As the person responsible for “spreading the word” on campus, I have provided our faculty with a campus web site that includes instructions on how to comply and how to help publishers of their articles meet the NIH requirements. This is available at http://www.library.csueastbay.edu/copyright/nih.htm, which is our current site, but is also available at http://libwiki.csueastbay.edu/wordpress/using-the-libraries/services/copyright/nih-requirements/, which will be the new site as of Summer quarter 2008. I have also worked closely with our Office of Research and Sponsored Programs, which has directed our current NIH grant holders to the page. Between us, we are working to ensure that these grantees and potential future grantees in our College of Science are aware of and informed about this program and related compliance issues. With this policy, we have a wonderful opportunity to collaborate across campus to ensure broad distribution and exposure for our institution research findings.

We want and need this program to work.

I am aware that there is opposition to this policy on the grounds that this may have a detrimental financial effect on publishers of science journals; however, that would only happen if libraries canceled subscriptions in a wholesale manner. As a library faculty member and practicing librarian, I do not foresee this. There are safeguards in the form of the embargo period and the demands that the requirements for author manuscripts require.

There are also concerns that the policy conflicts with current copyright law; however, I have worked with copyright for decades and I fail to see how this is the case. It is reasonable for the public to expect the availability of information that they sponsor through their governmental taxes.

I have made several suggestions in the question boxes above. In the meantime, as we go through this shakedown and adjustment phase for the new policy, I wish to re-iterate my appreciation for this policy and the gifts it is providing to our faculty and students. It is an important step forward in the sharing of new knowledge.

05/27/2008 at 11:58:14 AM Durniak Anthony BEE and MS IEEE Piscataway NJ USA Publisher (including Commercial Organizations, Professional Societies and Journal Editors)
Question 1:  Yes, the IEEE believes that the NIH should seriously consider enlisting experienced scholarly publishers to help implement the Public Access Policy in a way that will provide maximum benefit to the public. For instance, the NIH could offer the metadata and references of published articles from NIH-funded research and simply link from Pub Med Central to the publisher’s final version of the manuscript. The publisher could easily make the paper freely available from its own web site.

An alternative for NIH could be to adopt a SCOAP3 model (Sponsoring Consortium for Open Access Publishing in Particle Physics) for supporting NIH-funded research. Like SCOAP3, NIH would reimburse publishers for the cost of making NIH-funded research publicly available, in lieu of an author payment. IEEE recently expressed an interest in working with CERN and SCOAP3 to experiment in this area.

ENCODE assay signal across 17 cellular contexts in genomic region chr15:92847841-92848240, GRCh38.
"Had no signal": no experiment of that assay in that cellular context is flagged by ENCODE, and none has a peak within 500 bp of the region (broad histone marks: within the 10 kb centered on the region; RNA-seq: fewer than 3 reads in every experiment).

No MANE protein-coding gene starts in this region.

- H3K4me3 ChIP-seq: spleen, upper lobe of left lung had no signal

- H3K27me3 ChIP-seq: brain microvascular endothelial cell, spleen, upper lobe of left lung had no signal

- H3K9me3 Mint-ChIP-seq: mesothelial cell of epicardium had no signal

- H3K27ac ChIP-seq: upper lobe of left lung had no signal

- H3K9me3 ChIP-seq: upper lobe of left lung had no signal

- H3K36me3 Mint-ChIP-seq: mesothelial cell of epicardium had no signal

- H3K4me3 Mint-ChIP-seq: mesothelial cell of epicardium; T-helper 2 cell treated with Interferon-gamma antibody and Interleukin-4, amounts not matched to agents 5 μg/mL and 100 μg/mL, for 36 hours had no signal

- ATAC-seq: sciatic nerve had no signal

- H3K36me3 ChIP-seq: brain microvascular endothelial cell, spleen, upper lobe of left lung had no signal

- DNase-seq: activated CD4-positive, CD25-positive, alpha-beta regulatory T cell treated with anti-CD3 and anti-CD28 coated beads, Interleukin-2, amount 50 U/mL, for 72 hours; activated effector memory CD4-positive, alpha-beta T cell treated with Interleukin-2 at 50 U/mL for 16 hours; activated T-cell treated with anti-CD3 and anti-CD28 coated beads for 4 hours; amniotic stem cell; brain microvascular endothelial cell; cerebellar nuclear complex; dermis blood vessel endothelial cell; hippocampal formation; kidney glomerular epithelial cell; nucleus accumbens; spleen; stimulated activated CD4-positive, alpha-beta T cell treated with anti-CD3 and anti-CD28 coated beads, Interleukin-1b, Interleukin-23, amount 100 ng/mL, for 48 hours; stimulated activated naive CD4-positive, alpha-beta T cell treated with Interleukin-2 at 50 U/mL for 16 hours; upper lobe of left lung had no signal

Another alternative would be to have the NIH contract with one or more publisher to host all published NIH-funded research on existing digital archives such as the IEEE’s Xplore platform. Such an arrangement would give readers access to existing specialized search tools (like Scitopia) as well as to cross linking with other STM literature.

We urge the NIH to consider these alternatives to ensure that it will not unnecessarily waste taxpayer funds building an article repository and web delivery system that duplicates what already exists in the operations of scholarly publishers.


Question 2:  There are two compliance issues that will need to be monitored: 1) whether the article is submitted at all, and 2) whether the version posted on the NIH’s Pub Med Central is an accurate representation of the published article.

The IEEE sees significant complications in this second issue that will make ensuring compliance difficult. Although the NIH requires that NIH-funded investigators submit an electronic version of the author’s final manuscript resulting from the peer review process, this nuance is likely to cause a difference in the version posted to PMC and the final publisher’s version of the article. In addition, it is our experience that it is challenging to capture the attention of the author to review the copyedited version of the manuscript before it is finally published. Thus, the NIH’s practice of converting the article to XML and then requiring authors to again review the NIH version, after it’s been converted to XML, is redundant and will ultimately cause even a greater difference between the PMC and publisher’s own version of the manuscript. Experienced publishers are aware that conversion to XML needs to be done very carefully in order to avoid introducing errors. How will NIH monitor conversions that it undertakes, and how will it ensure that only errors introduced in the XML conversion process are corrected, while maintaining the integrity of the content itself?